“I’m even more grateful to be vaccinated, given how mild my symptoms have been," Harmon said in a statement. “I encourage everyone to get vaccinated and also to not let their guard down as we try to get back to normal.”
$100K Illinois Vaccine Lottery Winners Chosen From Chicago and St. Charles
Three winners were chosen Monday during the seventh $100,000 drawing of Illinois' COVID vaccine lottery.
The winners, two located in Chicago, and one in St. Charles, will be notified by the Illinois Department of Public Health by phone or email. Each will be awarded a $100,000 cash prize.
"Illinoisans from those cities and counties should keep their phones on and check their emails regularly to find out if they’ve won," IDPH said in a statement.
Health officials will call from 312-814-3524 and/or email from DPH.email@example.com.
Vaccine Mandates and Passports: Will They Come to Illinois?
With cities in parts of the U.S. implementing a COVID vaccine requirement for certain activities, could Chicago and Illinois follow suit?
New York City will begin requiring proof of COVID-19 vaccinations on Tuesday for anyone wanting to partake in much of public life — dining indoors at restaurants, working out at a gym, visiting a stadium or strolling through a museum. While the new requirement goes into effect Tuesday, enforcement won't begin until Sept. 13.
Other cities, including San Francisco, followed New York's move in taking more aggressive measures against the pandemic.
People who want to go into bars, restaurants, gyms, music halls or other indoor venues in New Orleans will also soon have to show proof of vaccination against the coronavirus or a recent negative test.
So what does that mean for Chicago and Illinois?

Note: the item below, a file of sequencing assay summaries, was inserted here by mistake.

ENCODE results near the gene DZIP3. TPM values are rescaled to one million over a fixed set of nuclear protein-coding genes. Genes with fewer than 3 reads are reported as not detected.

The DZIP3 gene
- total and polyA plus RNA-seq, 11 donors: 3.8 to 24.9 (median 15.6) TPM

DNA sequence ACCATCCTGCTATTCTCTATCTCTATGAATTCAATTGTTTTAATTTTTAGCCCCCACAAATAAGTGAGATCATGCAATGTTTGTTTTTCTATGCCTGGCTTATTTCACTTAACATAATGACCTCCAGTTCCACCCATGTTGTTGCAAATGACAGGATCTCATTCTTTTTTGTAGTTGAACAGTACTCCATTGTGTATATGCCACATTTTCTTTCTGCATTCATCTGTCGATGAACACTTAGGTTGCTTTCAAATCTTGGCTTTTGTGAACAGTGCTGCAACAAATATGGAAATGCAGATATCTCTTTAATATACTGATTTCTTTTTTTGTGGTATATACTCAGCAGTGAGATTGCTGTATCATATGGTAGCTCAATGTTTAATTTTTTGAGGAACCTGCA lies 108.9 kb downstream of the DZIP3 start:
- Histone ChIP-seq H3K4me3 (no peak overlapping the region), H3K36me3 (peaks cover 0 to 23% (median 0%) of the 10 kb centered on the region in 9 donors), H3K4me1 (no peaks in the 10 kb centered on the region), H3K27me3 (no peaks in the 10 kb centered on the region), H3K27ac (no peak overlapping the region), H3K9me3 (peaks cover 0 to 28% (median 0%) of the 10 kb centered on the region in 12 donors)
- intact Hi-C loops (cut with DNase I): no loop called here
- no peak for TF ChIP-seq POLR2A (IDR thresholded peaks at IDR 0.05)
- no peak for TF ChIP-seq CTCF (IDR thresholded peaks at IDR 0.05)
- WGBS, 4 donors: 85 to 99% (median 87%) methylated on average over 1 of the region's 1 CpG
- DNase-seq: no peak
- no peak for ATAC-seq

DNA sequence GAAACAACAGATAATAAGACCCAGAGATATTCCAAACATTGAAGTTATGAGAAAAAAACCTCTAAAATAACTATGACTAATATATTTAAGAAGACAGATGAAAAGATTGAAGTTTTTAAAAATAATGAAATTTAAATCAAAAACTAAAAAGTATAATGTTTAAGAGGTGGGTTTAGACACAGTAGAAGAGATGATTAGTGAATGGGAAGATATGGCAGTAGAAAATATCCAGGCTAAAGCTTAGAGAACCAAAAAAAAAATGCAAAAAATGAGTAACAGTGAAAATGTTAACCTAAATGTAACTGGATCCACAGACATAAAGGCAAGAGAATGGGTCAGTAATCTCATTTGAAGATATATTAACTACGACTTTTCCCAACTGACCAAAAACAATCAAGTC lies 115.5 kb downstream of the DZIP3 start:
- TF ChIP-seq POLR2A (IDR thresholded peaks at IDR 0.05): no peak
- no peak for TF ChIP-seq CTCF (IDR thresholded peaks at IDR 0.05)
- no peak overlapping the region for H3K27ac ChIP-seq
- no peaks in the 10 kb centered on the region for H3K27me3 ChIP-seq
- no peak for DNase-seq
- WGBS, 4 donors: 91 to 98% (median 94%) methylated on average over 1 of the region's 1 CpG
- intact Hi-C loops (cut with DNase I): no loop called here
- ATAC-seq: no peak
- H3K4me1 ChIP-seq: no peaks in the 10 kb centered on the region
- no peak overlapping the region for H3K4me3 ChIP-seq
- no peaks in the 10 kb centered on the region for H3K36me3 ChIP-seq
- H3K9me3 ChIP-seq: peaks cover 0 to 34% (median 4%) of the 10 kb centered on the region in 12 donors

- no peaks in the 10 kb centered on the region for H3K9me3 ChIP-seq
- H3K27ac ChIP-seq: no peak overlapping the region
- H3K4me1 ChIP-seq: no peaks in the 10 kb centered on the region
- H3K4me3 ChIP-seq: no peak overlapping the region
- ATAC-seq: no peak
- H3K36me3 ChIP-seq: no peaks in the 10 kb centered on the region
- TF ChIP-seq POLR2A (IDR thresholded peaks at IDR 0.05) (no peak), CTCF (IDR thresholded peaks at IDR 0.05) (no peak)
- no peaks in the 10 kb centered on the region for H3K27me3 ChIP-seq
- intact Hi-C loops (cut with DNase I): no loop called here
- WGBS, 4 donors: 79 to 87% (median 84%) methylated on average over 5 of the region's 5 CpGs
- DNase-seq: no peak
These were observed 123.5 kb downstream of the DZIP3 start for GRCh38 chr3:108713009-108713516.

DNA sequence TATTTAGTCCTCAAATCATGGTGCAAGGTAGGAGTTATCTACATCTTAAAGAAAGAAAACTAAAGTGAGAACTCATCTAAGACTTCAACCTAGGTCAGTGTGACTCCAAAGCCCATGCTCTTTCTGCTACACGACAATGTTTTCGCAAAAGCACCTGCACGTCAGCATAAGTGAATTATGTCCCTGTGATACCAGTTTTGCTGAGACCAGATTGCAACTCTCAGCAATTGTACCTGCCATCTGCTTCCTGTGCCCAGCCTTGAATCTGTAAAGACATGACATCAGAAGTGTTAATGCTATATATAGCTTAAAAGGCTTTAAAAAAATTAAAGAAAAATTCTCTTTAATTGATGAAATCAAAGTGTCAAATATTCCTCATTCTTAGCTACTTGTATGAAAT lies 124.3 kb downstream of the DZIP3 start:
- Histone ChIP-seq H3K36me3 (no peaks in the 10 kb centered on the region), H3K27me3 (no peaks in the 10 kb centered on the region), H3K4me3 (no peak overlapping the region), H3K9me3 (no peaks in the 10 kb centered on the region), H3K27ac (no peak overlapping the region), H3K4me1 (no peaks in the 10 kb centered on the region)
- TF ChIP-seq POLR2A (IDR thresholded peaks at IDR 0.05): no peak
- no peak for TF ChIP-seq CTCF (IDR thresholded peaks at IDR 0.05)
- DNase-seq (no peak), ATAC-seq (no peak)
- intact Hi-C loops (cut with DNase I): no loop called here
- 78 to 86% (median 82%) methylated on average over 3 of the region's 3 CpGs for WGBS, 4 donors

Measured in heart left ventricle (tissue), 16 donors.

Delta, Lambda, Gamma: Here's a Breakdown of COVID Variants and What We Know So Far
As cases of the delta variant continue to raise concerns across the U.S., the latest variant to take hold in the country, many are wondering what other variants are out there and which should we be concerned about?
According to the Centers for Disease Control and Prevention, variants of the coronavirus were expected. But some variants seem to spread more easily and quickly than others, according to the CDC, which may lead to more cases of COVID-19.
Variants are categorized as "variants of interest," "variants of concern" and "variants of high consequence."
So which variants are being tracked so far? In the U.S. and around the globe, there are currently four variants labeled "variants of concern" by the CDC and the World Health Organization.
Cook County Health Requires Employees to Receive COVID Vaccines as ‘Condition of Employment'
Officials with Cook County Health have announced that all employees will be required to receive COVID-19 vaccines, saying that the move is “simply the right thing to do” amid a delta variant-driven surge in cases.
The announcement was made Monday in a message to employees. Israel Rocha, CEO of Cook County Health, says that all team members will be required to receive the vaccine by Oct. 1, and that employees who aren’t compliant by that date could potentially lose their jobs.
Coronavirus in Illinois: 21,334 New COVID Cases, 92 Deaths, 215K Vaccinations in the Past Week
Illinois health officials on Friday reported 21,334 new COVID-19 cases in the past week, along with 92 additional deaths and more than 215,000 new vaccine doses administered.
In all, 1,457,687 cases of coronavirus have been reported in the state since the pandemic began. The additional deaths reported this week bring the state to 23,594 confirmed COVID fatalities.
Chicago Public Schools to Require COVID Vaccinations for All Employees
Chicago Public Schools will require COVID vaccinations for all employees, the district announced Friday.
The requirement, which comes just days before the district's Aug. 30 start date, includes school-based teachers and staff, central office, regular vendors and network employees, and all other Board employees, unless they qualify for a medical or religious exemption.
Under the new policy, all staff will be required to submit proof of full vaccination by Oct. 15, unless they have an approved religious or medical exemption. Those who have not already reported to the district that they are fully vaccinated must be tested once a week at a minimum until Oct. 15 or until proof of vaccination is submitted. Staff with a documented exemption will need to be tested for the remainder of the year.